Public law and private law differ in several ways, including the process by which cases move through the courts. They also differ in purpose. When the state creates rules to be followed by its members, it can make it an offence to break the rules. Criminal law is an example of law that establishes a set of offences. The purpose of criminal law is to punish offenders. Its purpose is different from that of civil law, whose purpose it is to compensate the victim for the harm done. Because criminal and civil law have different purposes, it is possible for one set of events to lead to both kinds of proceedings. This section will introduce you to the distinct terminology used in respect of criminal and civil matters. 

TERMINOLOGY OF PUBLIC LAW OFFENCES: CRIMINAL AND PROVINCIAL OFFENCES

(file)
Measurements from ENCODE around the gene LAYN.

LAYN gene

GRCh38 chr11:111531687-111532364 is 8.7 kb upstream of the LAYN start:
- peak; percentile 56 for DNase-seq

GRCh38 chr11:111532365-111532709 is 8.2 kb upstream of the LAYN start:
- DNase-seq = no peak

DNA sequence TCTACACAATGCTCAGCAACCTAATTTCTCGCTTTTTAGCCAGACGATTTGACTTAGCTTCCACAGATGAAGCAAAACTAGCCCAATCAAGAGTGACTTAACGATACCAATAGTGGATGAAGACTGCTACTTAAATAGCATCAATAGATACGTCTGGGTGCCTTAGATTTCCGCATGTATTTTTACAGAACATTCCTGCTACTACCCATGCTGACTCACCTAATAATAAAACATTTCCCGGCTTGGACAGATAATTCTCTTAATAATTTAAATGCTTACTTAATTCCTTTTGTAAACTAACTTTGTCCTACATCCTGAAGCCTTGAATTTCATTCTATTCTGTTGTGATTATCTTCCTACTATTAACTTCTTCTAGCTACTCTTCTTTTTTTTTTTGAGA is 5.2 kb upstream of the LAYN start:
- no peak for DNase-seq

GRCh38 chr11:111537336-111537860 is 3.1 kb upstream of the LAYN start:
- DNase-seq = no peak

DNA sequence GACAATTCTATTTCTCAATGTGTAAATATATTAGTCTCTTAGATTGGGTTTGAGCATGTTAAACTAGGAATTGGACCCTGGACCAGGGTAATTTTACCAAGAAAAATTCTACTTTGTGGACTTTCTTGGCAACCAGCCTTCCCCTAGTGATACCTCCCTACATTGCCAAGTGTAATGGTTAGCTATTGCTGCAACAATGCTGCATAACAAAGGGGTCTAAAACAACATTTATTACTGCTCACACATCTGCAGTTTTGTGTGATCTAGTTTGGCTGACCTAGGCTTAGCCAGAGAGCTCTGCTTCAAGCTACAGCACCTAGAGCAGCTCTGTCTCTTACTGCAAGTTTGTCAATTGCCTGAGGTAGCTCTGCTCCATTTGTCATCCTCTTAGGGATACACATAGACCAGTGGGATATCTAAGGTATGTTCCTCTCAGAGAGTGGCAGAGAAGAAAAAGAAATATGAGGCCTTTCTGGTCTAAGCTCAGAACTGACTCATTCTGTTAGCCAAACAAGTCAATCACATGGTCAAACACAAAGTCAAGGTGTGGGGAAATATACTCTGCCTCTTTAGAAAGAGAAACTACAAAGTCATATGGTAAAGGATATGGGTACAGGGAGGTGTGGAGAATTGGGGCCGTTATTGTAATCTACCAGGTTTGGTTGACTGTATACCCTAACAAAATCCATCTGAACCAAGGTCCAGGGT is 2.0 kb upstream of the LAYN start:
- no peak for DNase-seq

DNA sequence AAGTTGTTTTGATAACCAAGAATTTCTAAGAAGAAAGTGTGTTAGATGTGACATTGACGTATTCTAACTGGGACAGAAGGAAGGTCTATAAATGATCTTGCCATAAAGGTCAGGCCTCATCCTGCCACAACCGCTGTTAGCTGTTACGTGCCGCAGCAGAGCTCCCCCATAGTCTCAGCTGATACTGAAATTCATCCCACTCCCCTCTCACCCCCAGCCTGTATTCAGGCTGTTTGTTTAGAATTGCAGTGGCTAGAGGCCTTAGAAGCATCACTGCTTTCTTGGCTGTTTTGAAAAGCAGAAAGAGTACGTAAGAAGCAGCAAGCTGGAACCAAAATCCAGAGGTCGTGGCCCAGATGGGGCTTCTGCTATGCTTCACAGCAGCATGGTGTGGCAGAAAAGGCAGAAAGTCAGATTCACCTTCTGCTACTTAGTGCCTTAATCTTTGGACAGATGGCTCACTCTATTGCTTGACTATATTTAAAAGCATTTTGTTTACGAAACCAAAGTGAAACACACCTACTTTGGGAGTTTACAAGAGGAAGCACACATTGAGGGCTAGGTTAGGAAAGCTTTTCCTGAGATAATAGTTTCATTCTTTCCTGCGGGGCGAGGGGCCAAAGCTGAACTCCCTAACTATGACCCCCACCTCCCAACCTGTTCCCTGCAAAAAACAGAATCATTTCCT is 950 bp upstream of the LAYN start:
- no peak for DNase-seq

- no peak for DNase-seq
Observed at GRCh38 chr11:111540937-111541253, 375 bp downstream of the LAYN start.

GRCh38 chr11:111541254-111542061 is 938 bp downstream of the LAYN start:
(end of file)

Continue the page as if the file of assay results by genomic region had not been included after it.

Criminal law refers to the rules of the state that are designed to protect society as a whole. In Canada, criminal law is regulated by the federal government, which means that criminal offences are uniformly applicable across Canada. Criminal law is enforced by the state. Police and other law enforcement officials have the power to bring charges against offenders. When someone is charged with an offence, the proceeding will be one of public law. In these legal proceedings, society is represented by the Crown attorney, also known as the prosecutor. The prosecutor does not represent the victim. The prosecutor’s role is to “see justice done.” Proceedings in the criminal justice system are about determining whether the accused person, known as the defendant, is guilty of the charges. The victim’s role is to be a witness in the case. A defendant who is found not guilty is acquitted of the charges. A defendant who is found guilty is convicted. Following a conviction, a judge will punish, or sentence, the defendant for the crime. The terminology used here is reserved for criminal (or provincial offence) cases.